The World Gold Council, owner of the world’s largest gold-backed exchange traded fund (ETF), is launching a new fund with a cut-price management fee to fend off rivals with lower charges, a source familiar with the matter told Reuters.
The move is a sign that cost competition among gold ETFs is heating up after a price war in the much larger equities ETF sector slashed management fees. Gold ETFs allow buyers to invest in physical gold without having to buy and store the metal.
The council’s SPDR Gold Trust, which launched in 2004 and trades using the ticker GLD, dominates the industry but its share of total bullion held by gold-backed funds has slipped below 50 percent from 75 percent at the start of the decade, Reuters data show.
GLD’s gold holdings have risen 5 percent since the start of last year while rival iShares Gold Trust, which is run by investment manager BlackRock with a lower management fee, has grown 47 percent, by far the fastest growth among the five biggest gold ETFs tracked by Reuters.
Other low-fee funds such as Deutsche Asset Management’s Xtrackers Physical Gold ETC are growing rapidly and others such as GraniteShares, launched last year, are popping up.
GLD charges a fee of 40 basis points, or 0.4 percent, of the value of an investment, around the higher end of the market, while iShares Gold and Xtrackers take 25 basis points and GraniteShares 20 basis points, near the bottom.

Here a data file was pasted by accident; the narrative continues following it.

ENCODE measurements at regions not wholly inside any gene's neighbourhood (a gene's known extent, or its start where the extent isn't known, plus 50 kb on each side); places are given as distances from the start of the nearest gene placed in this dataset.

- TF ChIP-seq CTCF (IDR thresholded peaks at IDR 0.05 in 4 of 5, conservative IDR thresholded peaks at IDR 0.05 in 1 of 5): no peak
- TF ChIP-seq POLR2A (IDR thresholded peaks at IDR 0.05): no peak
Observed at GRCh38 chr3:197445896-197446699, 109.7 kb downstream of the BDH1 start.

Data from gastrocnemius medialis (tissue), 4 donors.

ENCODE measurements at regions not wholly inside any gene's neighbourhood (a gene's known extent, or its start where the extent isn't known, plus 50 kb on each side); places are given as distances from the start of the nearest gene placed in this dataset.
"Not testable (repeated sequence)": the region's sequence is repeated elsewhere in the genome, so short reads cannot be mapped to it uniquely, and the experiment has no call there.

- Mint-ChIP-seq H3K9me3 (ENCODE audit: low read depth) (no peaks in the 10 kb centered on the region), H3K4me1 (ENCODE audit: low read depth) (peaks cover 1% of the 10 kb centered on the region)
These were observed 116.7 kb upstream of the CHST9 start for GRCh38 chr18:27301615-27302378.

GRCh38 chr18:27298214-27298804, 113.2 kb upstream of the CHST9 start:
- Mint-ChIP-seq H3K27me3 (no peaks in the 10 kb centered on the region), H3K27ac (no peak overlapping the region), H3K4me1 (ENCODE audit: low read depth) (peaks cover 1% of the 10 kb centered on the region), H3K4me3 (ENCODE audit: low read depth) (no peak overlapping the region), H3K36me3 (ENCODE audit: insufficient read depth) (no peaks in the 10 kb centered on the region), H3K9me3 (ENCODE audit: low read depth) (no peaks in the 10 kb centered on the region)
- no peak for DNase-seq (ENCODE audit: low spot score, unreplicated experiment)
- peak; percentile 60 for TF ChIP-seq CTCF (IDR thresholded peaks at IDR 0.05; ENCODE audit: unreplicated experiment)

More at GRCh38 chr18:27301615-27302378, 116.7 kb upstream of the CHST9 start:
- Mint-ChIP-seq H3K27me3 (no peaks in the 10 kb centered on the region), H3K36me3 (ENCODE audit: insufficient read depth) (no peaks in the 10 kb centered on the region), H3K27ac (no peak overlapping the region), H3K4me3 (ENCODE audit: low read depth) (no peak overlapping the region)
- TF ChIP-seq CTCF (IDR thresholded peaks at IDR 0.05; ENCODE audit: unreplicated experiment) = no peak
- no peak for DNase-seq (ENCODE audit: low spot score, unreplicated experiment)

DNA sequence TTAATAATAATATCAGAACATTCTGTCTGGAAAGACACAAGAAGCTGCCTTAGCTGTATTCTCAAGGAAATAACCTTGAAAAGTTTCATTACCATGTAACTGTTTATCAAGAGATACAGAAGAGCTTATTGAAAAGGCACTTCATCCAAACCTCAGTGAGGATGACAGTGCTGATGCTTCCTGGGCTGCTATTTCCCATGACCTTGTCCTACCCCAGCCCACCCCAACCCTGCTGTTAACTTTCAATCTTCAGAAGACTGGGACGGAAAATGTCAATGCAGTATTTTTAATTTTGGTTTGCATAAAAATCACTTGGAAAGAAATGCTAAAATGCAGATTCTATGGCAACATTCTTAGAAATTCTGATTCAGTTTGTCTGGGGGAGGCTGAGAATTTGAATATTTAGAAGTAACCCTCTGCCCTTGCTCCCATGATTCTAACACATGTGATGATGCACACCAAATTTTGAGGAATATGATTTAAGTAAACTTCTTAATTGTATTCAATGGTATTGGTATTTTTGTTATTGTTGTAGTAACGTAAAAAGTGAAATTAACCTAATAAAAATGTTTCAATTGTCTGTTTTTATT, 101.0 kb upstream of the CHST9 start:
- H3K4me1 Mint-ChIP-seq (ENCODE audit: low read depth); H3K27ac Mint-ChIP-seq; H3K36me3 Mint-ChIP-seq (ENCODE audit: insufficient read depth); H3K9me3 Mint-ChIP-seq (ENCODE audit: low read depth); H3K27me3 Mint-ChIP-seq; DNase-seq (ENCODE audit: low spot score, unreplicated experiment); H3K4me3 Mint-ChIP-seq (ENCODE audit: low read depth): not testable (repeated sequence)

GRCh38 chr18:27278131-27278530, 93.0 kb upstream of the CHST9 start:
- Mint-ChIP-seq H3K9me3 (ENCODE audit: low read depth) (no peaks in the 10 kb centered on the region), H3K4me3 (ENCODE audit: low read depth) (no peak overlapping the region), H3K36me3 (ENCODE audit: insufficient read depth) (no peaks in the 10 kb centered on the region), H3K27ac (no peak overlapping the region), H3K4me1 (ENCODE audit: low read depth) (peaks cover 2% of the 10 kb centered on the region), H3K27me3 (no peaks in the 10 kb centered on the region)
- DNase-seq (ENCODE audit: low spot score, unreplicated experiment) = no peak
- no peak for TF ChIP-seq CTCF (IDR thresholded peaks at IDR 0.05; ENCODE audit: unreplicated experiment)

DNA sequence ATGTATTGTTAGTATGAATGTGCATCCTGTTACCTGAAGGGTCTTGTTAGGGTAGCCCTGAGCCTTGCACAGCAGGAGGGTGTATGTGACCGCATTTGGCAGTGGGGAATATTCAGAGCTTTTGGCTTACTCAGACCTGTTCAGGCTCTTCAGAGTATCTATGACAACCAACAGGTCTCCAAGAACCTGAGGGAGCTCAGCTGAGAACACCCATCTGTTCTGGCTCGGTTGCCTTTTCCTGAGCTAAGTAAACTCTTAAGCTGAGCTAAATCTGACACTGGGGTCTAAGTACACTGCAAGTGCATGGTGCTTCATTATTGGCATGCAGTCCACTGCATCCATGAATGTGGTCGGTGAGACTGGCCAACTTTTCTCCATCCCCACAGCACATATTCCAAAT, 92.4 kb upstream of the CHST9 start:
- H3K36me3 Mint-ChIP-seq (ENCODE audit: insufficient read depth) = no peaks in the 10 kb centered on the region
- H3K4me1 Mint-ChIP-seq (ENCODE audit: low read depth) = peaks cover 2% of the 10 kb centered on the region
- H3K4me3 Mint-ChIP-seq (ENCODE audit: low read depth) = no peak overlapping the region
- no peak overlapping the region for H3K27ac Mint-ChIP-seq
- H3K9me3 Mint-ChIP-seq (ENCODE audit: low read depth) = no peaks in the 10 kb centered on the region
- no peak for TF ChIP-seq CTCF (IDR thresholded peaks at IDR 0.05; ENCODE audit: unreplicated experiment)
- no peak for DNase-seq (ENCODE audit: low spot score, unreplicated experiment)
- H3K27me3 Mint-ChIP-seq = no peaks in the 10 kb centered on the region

The council’s new fund will charge a fee of around 25 basis points, said the source, describing it as a “countermove” by the council to rivals’ gains.
The source said the council’s two funds were designed to appeal to different audiences, with the new product targeted at investors looking to buy and hold gold who want a low management fee, and GLD aimed at financial investors who use its scale and liquidity to trade in and out of positions cheaply.
“The idea is that the new product grows without damaging the existing product,” the source said.
The World Gold Council declined to comment.
To keep the offerings separate, shares in the new fund will represent a smaller allocation of gold than shares in GLD. This smaller share size will make it more expensive to move in and out of positions, encouraging financial investors to stick with SPDR, the source said.
The World Gold Council filed for the new ETF in November last year with the U.S. Securities and Exchange Commission, but did not reveal its management fee or share size. It is expected to launch the fund in the second quarter.